Is there anything, besides staying away from extreme asymmetry, that you’ve learned? Or if you could go back in time and tell yourself something you’ve learned along the way, what would it be?
“Other than the fact that I now have this mini bling obsession where I wear a shitload of jewelry, I’m normally extremely minimalistic. In the beginning, I was very afraid of accessories. I would get dressed and wouldn’t add a belt or I wouldn’t layer necklaces. I was afraid that it would look like I tried too hard and so I think giving myself permission to look like I tried is new for me. I look back at photos and I’m like, ‘Oh!’ It doesn’t look overdone, accessories are what actually finish the look. When I look back at my photos, I look like I got dressed out of my closet and I look unfinished as opposed to what stylists do, which is to make sure of every detail. They’re constantly adding, which is something that I’m not good at. I’m learning.”
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I think that being minimalistic working towards maximalism is much better than the other way.
“Right. It’s easier to find the courage to add something than strip down. I think it becomes kind of an armor. It becomes your protection. It’s a barrier between you and the world, where I have the opposite. I have to add. I’m adding the mask. I’m adding the layers. It literally is getting dressed up, for me.”

You have an amazing hair color and amazing complexion. Aside from sunscreen, what do you do in the summer to really protect your skin and keep it feeling and looking the best that it can?
“The basics, obviously — which is probably so boring by now — is the sunscreen and the water, but they really are the foundation for me. Drinking tons of water and applying tons of sunscreen. I discovered a really great trick that I love now which is that I do a hydrater, a water-based hydrating mist and then put my moisturizer on immediately so my face is still a little bit wet. It gives it a little bit of a dewy look. If you’re on a budget or you don’t have a spray moisturizer, the equivalent would be right when you get out of the shower. Lightly towel dry and leave a little on your face, and then put your moisturizer on — it keeps the moisture in. I’ve only recently noticed the difference. I can’t tell you anything scientifically whether it makes any sense or how it would work, but I just know that for me, it hydrates my skin even more. So, that’s my number one skin secret because your skin gets dried out in the sun!”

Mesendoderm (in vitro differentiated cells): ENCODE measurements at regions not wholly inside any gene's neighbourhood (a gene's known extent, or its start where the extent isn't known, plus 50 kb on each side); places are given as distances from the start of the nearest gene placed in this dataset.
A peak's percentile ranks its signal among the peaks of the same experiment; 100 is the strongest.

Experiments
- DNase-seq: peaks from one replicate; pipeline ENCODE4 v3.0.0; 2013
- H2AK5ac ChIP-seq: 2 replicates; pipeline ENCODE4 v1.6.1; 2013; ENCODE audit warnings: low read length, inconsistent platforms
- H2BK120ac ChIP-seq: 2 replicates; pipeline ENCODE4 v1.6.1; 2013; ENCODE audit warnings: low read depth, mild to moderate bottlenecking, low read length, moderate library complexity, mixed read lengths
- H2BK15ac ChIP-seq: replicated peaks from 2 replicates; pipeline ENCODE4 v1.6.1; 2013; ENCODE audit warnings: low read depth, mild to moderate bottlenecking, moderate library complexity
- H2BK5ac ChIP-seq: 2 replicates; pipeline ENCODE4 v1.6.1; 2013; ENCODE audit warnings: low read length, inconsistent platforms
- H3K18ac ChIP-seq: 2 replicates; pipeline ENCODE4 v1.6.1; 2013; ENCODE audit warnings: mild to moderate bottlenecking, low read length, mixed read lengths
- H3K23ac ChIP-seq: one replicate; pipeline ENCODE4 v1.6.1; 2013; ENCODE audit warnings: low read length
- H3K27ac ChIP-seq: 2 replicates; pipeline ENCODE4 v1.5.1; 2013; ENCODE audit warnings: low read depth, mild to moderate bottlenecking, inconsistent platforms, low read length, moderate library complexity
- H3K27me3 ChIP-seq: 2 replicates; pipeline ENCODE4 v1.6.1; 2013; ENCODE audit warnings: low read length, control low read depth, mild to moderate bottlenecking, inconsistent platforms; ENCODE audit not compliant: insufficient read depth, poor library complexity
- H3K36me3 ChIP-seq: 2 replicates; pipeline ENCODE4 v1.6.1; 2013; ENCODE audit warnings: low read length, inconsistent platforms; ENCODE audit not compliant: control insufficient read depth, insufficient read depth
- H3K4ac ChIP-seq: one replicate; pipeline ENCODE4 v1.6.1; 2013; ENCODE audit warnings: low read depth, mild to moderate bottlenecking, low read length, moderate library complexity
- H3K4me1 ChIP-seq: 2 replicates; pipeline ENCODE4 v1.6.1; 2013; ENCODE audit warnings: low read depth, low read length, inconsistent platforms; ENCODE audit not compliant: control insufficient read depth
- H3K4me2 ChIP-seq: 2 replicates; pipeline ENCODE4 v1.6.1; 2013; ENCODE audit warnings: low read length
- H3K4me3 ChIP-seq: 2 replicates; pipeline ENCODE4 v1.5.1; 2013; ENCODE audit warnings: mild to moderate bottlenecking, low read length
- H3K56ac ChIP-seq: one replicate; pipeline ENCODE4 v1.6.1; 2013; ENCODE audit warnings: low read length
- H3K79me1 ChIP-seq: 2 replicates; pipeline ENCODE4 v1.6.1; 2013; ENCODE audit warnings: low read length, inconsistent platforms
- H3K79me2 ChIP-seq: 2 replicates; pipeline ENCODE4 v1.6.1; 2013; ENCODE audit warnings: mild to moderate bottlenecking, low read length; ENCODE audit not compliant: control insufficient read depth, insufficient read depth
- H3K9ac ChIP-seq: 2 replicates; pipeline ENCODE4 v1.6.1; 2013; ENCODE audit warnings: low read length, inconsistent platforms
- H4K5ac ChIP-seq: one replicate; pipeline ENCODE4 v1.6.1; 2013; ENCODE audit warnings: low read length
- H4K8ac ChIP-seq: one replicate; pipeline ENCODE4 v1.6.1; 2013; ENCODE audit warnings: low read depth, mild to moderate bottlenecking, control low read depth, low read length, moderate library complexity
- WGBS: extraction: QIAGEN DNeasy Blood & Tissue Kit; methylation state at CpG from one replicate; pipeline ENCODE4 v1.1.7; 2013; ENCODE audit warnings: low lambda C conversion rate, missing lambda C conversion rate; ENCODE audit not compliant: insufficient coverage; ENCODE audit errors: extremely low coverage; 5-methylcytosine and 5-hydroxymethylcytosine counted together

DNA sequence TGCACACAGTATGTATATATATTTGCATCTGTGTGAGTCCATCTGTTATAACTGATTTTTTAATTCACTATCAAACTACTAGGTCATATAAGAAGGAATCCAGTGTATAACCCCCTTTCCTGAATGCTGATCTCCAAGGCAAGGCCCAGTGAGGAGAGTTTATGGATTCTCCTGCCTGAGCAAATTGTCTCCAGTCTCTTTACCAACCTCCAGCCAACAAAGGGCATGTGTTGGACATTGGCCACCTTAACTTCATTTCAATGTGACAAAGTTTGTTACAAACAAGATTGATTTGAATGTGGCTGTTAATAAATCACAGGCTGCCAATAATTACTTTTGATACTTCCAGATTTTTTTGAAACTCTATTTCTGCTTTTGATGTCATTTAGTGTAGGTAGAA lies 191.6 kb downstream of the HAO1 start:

It really does.
“It’s hard to recover. In terms of making the effort, who wants to have a five-step routine? It’s such a pain in the ass. I’m not necessarily advocating spending more time in the morning, but I do find that if I take the two minutes in the morning to do my steps, it easier than the time that’s required to recover if I slack, because then it’s like you have to start the face masks and you’re constantly monitoring the reapplication of your moisturizer halfway through the day, and then it’s a real pain in the ass. You just have to get it over with in the morning.”

Holst & Lee Necklace.
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We talk a lot with really amazing women who are on television and we are of the mindset that TV is the new movie. What do you think, having been in both? What are the pros and cons for you? What do you think is the difference between the two and can you have both?
“I think you can have both now, for sure. I think there are enough people who are really talented and creative who are doing both film and television, constantly going back and forth. Every year, when I look at who is directing pilots, it’s always big film directors directing the most coveted projects, so I do think the transition is pretty seamless now. Television has done a lot for female characters. In film — and you hear actresses talk about it — over 35, over 40, the roles kind of dry up. I think, thankfully, that is less true now, and in TV, it’s not the case at all. In TV, there are so many strong female characters and a variation in terms of age and demographics. I feel like women are more represented in television and I don’t know if that has to do with the fact that, in a TV series, you can tell a lot of stories. In film, they picking one protagonist and it’s usually a man. TV just seems to have a lot more room for female storytelling.”

Holst & Lee Necklace.
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Are there any shows that you really love to watch?
“For those kind of performances, The Good Wife is really hard to beat. She’s just extraordinary. I watch a lot of Game of Thrones . We’re totally obsessed. There is Game of Thrones and The Newsroom. Aaron Sorkin can do no wrong for me. That's my dream, to work with Aaron Sorkin."

It’s like becoming a new world. It’s so exciting to cover, too. There is so much more access with TV and you really have more fans.
“Yeah! You’re getting different actors of different ages and different demographics. In the last few years there are so many channels making content; I feel like the content is much more varied and more interesting for everybody. It’s more interesting to cover and to write about and it’s more interesting for people creatively making television. You have so many different avenues, different genres, where you actually have a place to air something.”

Holst & Lee Necklace.
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Do you have any insight on whether Under the Dome is going to get a third season?
“I don’t, but I hope so! I actually sat down with our showrunner and writers and at the beginning of each season they kind of talk you through it and they tell us, ‘Here is what your storyline’s going to be, here’s where the show is going.' So I know how our season two ends, I know where it’s going, and I know the platform is to take us into a third season. So I hope that, and I’ll give you this as a little teaser, which is that I hope we get a third season because I hope we get to go where we are going. I hope we get there.”
It was the runaway hit of the summer.
“It was and I think it’s also fun to be on a show that is considered to be part of a maverick movement, like, we made summer cool again. I can’t take credit for that because I didn’t shepherd the show, but certainly it’s fun to just be part of something that sets the bar higher for summer content. It will be really fun to feel like we’re O.G. Like, we’re the ones who made summer fun again!”

Holst & Lee Necklace.